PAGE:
mavi ve kahverengi masa küresiAll the research on the climate crisis shows that to avoid its most devastating effects; There is one thing we must do first: Cut Carbon emissions in half by 2030 and completely zero by 2050. Here we come across the following definition: Net–Zero Emissions

So what does this target around which climate policies are shaped mean? Why is Net–Zero so important? Moreover, how can we achieve this goal?

It means equalizing the number of gases such as Carbon Dioxide, Methane, and Nitrous Oxide, which are released into the atmosphere due to human–induced activities and cause the greenhouse effect, with the number of greenhouse gases naturally absorbed by the earth. In other words, Net–Zero means not adding new emissions to the atmosphere. So the emission will continue, but this will be compensated by absorbing an equivalent amount of gas from the atmosphere.

The Net–Zero target is important because, at least for Carbon Dioxide emissions, this will be a situation where global warming can be controlled. However, if we continue to keep emissions that cause climate change at the current level, temperatures are predicted to rise well above 1.5°C in the coming years. This will threaten all living life and natural resources around the world.

What can be done to reach the Net–Zero targets?

To reduce the use of fossil fuels to zero as much as possible. So instead, we turn to renewable energy sources such as wind, sun, and water.

We invest in energy–saving and Green Energy in the energy, agriculture, transportation, and industry sectors.

Stop deforestation restore forests and vegetation.

We are investing in carbon capture technologies.

Even a single individual can focus on their own Net–Zero goal by making small changes in their lifestyle:

  • Saving energy,
  • Reducing food waste,
  • Turning to more natural products instead of plastics,
  • Walking or cycling instead of driving to nearby destinations.

gündüzleri beyaz gökyüzünün altında yeşil ağaçlarRESPONSIBILITY: Businesses are responsible for taking action to keep global warming at 1.5°C for a sustainable world. Creating environmentally–friendly employment, ensuring economic growth, and developing a more robust and climate–resistant society constitute the main framework of this responsibility.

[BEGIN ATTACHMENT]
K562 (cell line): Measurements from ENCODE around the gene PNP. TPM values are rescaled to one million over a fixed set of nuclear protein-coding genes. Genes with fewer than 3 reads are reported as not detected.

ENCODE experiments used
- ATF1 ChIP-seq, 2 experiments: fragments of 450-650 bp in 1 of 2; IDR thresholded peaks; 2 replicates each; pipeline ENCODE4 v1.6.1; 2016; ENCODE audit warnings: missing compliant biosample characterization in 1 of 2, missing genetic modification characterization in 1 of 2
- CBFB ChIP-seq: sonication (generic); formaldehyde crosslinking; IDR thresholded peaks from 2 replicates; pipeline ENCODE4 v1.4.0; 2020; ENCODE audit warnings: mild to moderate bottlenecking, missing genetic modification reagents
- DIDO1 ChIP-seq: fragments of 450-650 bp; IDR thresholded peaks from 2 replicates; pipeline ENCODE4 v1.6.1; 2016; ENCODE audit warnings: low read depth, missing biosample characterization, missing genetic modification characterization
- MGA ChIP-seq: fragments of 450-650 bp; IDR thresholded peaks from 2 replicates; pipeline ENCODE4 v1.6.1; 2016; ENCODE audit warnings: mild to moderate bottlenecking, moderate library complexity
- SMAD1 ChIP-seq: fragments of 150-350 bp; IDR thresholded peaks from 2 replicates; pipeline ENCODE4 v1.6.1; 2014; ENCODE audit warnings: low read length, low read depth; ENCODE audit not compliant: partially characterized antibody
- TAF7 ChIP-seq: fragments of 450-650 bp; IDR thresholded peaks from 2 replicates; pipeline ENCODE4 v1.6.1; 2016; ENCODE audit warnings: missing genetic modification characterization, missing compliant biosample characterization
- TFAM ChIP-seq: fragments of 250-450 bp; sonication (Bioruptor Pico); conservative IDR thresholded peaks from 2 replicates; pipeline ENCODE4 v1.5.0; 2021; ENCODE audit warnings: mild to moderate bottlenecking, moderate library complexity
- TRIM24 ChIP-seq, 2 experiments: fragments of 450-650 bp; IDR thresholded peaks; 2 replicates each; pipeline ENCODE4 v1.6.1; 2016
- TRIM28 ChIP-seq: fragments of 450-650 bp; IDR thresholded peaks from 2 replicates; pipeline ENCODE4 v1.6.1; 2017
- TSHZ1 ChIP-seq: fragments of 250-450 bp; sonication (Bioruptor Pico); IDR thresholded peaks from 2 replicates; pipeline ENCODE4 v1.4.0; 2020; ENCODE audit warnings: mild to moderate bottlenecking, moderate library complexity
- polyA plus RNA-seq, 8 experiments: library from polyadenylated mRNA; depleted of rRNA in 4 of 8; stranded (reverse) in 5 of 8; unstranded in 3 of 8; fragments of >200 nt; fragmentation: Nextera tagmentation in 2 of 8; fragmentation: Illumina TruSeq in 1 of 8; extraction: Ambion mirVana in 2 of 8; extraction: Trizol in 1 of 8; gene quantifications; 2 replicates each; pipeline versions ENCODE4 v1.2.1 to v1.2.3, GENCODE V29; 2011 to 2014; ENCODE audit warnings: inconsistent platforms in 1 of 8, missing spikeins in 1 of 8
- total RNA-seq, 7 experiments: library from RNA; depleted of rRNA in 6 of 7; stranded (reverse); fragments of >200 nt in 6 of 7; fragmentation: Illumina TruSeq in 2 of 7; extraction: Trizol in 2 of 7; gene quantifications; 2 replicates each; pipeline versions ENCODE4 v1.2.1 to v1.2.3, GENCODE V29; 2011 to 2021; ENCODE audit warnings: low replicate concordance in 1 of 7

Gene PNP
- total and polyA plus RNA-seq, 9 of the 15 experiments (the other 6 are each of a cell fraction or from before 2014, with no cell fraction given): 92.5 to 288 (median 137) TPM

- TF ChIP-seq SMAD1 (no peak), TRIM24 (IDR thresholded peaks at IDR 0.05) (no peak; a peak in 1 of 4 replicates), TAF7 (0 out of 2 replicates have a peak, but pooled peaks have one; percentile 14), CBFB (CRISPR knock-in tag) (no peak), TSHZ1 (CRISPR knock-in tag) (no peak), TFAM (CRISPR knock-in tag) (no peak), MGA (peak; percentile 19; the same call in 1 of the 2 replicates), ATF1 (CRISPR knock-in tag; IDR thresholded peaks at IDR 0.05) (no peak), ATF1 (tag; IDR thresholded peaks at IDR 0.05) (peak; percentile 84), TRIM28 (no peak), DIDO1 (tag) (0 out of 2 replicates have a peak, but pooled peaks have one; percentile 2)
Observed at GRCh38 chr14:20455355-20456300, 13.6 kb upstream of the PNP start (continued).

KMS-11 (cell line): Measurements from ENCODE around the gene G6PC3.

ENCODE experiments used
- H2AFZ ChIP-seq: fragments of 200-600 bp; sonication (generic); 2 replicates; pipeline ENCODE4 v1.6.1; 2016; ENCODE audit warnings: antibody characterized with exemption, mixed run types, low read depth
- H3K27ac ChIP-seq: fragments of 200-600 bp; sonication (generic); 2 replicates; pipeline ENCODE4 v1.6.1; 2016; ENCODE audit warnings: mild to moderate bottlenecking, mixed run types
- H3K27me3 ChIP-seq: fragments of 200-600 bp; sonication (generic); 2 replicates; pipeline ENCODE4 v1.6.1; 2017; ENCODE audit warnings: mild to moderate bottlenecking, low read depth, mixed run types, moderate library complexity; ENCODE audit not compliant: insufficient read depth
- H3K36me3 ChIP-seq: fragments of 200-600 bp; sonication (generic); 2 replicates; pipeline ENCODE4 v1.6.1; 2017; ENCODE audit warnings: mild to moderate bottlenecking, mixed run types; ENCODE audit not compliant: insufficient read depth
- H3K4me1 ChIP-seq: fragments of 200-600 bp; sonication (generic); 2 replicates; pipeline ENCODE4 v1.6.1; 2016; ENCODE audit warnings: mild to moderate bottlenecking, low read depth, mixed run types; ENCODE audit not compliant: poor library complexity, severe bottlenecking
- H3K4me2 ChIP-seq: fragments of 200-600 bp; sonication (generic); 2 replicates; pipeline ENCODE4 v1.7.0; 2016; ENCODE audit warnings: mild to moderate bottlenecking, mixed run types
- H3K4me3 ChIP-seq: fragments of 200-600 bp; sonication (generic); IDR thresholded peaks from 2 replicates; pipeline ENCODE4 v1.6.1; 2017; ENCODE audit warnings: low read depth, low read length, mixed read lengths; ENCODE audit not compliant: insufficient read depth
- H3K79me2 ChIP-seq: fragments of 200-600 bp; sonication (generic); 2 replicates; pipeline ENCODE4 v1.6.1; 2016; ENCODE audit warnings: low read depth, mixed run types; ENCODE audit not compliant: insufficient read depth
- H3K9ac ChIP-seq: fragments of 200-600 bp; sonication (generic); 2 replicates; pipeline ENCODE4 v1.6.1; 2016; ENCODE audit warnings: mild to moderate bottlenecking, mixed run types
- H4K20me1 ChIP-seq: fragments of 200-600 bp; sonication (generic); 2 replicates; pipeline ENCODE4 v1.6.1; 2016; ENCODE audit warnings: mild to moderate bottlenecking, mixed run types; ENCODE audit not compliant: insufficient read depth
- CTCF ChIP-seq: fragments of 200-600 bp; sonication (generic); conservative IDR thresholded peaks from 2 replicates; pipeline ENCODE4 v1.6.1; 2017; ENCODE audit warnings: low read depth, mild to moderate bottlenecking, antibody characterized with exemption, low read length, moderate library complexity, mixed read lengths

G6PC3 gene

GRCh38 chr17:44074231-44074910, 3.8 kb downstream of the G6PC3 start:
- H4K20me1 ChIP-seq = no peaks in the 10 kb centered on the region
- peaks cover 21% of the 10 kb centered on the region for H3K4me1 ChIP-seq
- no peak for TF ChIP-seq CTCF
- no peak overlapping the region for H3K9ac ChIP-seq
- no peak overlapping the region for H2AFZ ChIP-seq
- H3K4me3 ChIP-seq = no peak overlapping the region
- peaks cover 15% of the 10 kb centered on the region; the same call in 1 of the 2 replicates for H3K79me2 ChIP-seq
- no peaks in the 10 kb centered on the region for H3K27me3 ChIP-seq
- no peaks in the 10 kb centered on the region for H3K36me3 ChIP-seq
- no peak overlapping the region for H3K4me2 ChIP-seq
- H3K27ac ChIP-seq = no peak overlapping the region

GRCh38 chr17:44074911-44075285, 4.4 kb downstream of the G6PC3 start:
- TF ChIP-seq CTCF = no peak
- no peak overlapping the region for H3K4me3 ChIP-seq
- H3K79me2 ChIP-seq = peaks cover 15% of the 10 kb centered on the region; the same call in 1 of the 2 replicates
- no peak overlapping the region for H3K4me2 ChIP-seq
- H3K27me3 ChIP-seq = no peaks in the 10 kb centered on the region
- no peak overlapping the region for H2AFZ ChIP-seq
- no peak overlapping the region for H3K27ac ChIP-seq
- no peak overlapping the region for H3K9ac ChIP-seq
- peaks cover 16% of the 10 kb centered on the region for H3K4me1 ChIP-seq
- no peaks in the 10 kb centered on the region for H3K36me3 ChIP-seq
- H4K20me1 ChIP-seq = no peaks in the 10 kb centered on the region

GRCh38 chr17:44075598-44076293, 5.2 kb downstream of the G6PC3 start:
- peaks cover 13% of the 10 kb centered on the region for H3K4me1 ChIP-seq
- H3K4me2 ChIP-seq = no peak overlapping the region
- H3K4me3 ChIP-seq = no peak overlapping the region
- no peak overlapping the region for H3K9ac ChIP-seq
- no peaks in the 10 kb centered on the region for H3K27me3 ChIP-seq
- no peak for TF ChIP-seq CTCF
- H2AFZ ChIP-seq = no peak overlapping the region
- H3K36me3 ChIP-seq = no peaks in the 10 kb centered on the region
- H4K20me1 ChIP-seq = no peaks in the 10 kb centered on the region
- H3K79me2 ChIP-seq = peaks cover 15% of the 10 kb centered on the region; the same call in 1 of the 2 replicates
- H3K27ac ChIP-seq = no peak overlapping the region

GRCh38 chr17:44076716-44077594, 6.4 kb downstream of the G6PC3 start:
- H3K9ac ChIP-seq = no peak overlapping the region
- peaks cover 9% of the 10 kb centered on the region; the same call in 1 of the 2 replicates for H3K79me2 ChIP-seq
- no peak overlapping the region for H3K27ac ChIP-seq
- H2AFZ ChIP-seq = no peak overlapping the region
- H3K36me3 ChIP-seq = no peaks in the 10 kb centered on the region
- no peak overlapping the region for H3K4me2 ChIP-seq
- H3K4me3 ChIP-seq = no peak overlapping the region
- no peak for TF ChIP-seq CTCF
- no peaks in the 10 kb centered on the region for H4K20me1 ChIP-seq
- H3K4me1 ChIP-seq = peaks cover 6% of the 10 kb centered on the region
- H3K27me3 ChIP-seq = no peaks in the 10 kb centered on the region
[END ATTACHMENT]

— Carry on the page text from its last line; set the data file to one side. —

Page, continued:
ACTION PLANS: All companies need to implement climate action plans based on scientific data to reach the Net–Zero Carbon target by 2050. It provides a framework for all companies to develop and implement climate action plans to achieve the Net–Zero Carbon target. In this context, it supports all commitments and initiatives of all companies towards the 1.5°C target.

COOPERATION: No single company can achieve the net-zero carbon target. A WBCSD project envisions companies collaborating with their stakeholders and value chains to accelerate the transition to a Net–Zero Carbon economy. Within the scope of WBCSD’s work on the SOS 1.5 project; Climate action projects in the fields of energy, transportation, construction, agriculture, environment, and industry are aligned with each other.

Difficulties Reaching Net–Zero

  • Many companies are still beginning their journey towards achieving the Net–Zero Carbon target.
  • Increasingly, companies are feeling increasing pressure from various parties to switch to low–carbon practices. In addition, companies; come under increasing pressure from all stakeholders, including investors, regulators, employees, customers, and society, to engage in focused climate action. These pressures are expected to increase as the adverse effects of climate change become more tangible.
  • Businesses make ambitious Net–Zero Carbon commitments. For example, under the “We Mean Business” coalition, more than 1,200 companies have made more than 1,900 commitments to accelerate their climate action activities. The combined market value of these companies is over $24.8 trillion, which represents about a quarter of the entire global economy.
  • Companies face significant internal and external challenges in their journey to reach Net–Zero Carbon more quickly. External difficulties; In some cases, it is associated with uncertain and unstable policy coverage, insufficient customer demand for low–carbon products and services, diverse investor preferences, higher cost of new technologies, and the risks that come with them. Internal challenges are primarily listed as the inability to align the company strategy with climate targets, demonstrate this new value creation, and mobilize time and human resources for climate–focused work.

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